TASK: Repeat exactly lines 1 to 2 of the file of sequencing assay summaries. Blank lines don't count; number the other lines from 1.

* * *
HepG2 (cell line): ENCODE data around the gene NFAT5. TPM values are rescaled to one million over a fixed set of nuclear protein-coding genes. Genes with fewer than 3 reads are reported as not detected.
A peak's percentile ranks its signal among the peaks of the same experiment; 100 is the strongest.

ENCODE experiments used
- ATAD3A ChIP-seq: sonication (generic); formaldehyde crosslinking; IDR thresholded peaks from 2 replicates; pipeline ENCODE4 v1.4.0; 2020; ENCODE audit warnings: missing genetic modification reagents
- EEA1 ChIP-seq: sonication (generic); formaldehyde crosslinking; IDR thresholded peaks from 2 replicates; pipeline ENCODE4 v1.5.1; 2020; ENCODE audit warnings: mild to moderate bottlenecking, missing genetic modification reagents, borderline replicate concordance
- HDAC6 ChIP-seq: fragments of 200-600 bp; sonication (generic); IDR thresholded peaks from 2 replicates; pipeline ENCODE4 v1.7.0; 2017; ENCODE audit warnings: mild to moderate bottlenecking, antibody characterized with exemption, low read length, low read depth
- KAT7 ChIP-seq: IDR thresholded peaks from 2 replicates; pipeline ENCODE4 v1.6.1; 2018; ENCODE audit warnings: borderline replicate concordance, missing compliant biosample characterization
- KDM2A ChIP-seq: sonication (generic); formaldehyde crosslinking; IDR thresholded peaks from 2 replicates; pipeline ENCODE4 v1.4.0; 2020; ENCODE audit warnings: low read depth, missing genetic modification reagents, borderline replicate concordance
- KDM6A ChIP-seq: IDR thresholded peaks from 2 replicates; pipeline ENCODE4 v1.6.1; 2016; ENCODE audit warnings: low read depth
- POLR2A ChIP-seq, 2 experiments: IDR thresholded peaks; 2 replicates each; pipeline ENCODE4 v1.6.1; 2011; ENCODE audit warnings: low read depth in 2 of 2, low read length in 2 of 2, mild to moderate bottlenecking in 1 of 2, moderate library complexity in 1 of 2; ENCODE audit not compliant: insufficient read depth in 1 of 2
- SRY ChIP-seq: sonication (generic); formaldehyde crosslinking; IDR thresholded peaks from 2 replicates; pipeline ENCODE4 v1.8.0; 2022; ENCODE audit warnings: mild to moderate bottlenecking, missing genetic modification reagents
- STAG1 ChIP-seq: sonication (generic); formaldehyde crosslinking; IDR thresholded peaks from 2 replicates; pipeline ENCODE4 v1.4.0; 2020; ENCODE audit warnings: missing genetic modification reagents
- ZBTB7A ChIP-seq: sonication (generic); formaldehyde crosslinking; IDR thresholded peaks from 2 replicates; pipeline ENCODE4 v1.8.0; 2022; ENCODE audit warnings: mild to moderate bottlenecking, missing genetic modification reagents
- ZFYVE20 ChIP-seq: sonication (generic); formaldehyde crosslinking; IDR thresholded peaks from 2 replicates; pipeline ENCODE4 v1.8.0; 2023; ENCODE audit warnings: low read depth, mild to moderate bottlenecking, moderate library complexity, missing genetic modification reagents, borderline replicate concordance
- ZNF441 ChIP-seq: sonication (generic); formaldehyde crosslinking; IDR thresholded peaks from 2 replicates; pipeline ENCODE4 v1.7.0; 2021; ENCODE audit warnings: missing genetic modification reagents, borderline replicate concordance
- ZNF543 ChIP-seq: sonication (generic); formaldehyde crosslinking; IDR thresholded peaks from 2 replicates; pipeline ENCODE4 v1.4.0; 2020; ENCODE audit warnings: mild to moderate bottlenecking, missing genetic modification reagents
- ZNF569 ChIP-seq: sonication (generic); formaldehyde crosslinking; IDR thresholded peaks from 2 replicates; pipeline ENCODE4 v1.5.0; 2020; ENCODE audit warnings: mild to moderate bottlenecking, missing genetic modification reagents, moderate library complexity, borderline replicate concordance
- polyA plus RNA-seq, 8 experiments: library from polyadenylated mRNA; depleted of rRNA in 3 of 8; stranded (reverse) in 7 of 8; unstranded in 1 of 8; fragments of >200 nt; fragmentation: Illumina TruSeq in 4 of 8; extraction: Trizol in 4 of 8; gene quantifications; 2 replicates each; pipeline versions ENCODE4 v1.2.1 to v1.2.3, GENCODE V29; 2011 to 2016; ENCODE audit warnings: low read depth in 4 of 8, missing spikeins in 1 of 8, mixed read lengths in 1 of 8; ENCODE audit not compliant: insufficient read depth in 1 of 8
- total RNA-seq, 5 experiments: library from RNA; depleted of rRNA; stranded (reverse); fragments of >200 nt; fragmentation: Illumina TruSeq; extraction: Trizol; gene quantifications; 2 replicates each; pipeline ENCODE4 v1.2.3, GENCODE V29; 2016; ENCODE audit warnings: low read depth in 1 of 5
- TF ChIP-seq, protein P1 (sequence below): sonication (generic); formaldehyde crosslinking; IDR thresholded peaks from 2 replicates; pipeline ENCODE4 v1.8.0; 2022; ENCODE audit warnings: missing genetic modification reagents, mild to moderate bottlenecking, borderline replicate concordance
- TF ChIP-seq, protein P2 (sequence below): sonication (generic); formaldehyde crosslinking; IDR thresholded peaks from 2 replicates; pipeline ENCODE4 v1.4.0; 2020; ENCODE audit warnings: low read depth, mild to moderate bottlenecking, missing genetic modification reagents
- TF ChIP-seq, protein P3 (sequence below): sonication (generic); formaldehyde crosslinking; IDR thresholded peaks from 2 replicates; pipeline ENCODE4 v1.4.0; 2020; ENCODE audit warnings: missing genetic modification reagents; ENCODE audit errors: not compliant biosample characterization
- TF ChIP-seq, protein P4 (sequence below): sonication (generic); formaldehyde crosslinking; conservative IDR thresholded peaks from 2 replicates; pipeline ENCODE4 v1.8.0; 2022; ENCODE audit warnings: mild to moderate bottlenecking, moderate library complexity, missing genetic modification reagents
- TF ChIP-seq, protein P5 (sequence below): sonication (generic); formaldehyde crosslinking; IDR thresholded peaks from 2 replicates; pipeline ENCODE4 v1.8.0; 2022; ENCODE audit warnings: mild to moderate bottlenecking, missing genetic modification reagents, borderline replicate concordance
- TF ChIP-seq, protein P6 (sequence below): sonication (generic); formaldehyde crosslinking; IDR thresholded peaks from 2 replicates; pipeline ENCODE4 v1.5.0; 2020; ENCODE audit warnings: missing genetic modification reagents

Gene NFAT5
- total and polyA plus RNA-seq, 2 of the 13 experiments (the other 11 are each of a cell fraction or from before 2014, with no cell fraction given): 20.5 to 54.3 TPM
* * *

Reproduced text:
HepG2 (cell line): ENCODE data around the gene NFAT5. TPM values are rescaled to one million over a fixed set of nuclear protein-coding genes. Genes with fewer than 3 reads are reported as not detected.
A peak's percentile ranks its signal among the peaks of the same experiment; 100 is the strongest.